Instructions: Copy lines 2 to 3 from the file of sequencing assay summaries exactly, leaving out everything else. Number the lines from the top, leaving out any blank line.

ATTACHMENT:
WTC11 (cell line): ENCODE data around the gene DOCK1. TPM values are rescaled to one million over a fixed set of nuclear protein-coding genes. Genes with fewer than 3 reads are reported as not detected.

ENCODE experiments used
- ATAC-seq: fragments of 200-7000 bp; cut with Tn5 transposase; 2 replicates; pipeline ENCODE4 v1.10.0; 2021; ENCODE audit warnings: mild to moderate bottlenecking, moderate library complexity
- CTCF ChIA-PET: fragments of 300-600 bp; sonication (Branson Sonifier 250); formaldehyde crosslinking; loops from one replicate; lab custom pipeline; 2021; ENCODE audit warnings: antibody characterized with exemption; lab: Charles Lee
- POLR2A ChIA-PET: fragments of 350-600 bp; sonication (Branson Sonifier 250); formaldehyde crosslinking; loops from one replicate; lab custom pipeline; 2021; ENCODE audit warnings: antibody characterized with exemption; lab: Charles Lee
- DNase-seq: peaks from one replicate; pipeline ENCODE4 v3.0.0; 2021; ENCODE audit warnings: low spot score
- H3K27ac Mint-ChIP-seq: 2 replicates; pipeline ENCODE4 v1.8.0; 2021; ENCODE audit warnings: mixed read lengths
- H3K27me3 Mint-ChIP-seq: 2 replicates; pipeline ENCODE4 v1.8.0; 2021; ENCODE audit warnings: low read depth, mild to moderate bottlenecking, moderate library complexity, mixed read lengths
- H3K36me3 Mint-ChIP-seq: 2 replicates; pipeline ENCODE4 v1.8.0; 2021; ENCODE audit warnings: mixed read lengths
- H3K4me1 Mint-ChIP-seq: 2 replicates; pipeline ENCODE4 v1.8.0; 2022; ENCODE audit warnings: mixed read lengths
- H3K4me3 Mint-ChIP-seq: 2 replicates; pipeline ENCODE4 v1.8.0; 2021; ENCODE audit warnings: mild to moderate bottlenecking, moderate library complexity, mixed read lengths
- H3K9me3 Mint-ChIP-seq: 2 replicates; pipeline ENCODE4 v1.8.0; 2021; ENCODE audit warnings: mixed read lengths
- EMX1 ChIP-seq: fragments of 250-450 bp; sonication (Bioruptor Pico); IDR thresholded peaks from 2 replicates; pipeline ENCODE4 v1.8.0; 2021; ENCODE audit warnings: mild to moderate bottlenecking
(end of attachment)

ENCODE experiments used
- ATAC-seq: fragments of 200-7000 bp; cut with Tn5 transposase; 2 replicates; pipeline ENCODE4 v1.10.0; 2021; ENCODE audit warnings: mild to moderate bottlenecking, moderate library complexity